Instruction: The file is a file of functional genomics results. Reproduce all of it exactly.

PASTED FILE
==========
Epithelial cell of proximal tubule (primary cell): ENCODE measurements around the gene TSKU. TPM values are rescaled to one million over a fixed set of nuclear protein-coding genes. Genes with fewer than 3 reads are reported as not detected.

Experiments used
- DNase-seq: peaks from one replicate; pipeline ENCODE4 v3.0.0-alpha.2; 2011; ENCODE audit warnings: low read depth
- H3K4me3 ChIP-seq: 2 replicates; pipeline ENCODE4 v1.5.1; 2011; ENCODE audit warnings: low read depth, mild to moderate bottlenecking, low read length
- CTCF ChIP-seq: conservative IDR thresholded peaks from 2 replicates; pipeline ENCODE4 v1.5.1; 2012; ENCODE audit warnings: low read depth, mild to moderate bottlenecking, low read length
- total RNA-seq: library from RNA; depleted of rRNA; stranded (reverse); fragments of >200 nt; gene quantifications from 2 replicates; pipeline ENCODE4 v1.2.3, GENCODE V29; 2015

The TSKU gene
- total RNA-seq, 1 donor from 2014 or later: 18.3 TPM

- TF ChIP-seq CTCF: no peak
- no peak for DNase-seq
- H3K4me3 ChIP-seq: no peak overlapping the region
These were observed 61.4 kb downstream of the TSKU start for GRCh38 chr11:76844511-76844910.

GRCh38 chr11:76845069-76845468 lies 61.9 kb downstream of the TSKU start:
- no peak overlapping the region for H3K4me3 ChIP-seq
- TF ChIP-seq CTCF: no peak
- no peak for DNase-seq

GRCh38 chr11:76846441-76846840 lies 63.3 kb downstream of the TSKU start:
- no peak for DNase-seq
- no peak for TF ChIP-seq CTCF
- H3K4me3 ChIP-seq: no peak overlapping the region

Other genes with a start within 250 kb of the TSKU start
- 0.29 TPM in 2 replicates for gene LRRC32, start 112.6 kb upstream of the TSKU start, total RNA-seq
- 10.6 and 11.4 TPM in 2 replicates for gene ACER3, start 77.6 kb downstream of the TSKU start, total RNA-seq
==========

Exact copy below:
Epithelial cell of proximal tubule (primary cell): ENCODE measurements around the gene TSKU. TPM values are rescaled to one million over a fixed set of nuclear protein-coding genes. Genes with fewer than 3 reads are reported as not detected.

Experiments used
- DNase-seq: peaks from one replicate; pipeline ENCODE4 v3.0.0-alpha.2; 2011; ENCODE audit warnings: low read depth
- H3K4me3 ChIP-seq: 2 replicates; pipeline ENCODE4 v1.5.1; 2011; ENCODE audit warnings: low read depth, mild to moderate bottlenecking, low read length
- CTCF ChIP-seq: conservative IDR thresholded peaks from 2 replicates; pipeline ENCODE4 v1.5.1; 2012; ENCODE audit warnings: low read depth, mild to moderate bottlenecking, low read length
- total RNA-seq: library from RNA; depleted of rRNA; stranded (reverse); fragments of >200 nt; gene quantifications from 2 replicates; pipeline ENCODE4 v1.2.3, GENCODE V29; 2015

The TSKU gene
- total RNA-seq, 1 donor from 2014 or later: 18.3 TPM

- TF ChIP-seq CTCF: no peak
- no peak for DNase-seq
- H3K4me3 ChIP-seq: no peak overlapping the region
These were observed 61.4 kb downstream of the TSKU start for GRCh38 chr11:76844511-76844910.

GRCh38 chr11:76845069-76845468 lies 61.9 kb downstream of the TSKU start:
- no peak overlapping the region for H3K4me3 ChIP-seq
- TF ChIP-seq CTCF: no peak
- no peak for DNase-seq

GRCh38 chr11:76846441-76846840 lies 63.3 kb downstream of the TSKU start:
- no peak for DNase-seq
- no peak for TF ChIP-seq CTCF
- H3K4me3 ChIP-seq: no peak overlapping the region

Other genes with a start within 250 kb of the TSKU start
- 0.29 TPM in 2 replicates for gene LRRC32, start 112.6 kb upstream of the TSKU start, total RNA-seq
- 10.6 and 11.4 TPM in 2 replicates for gene ACER3, start 77.6 kb downstream of the TSKU start, total RNA-seq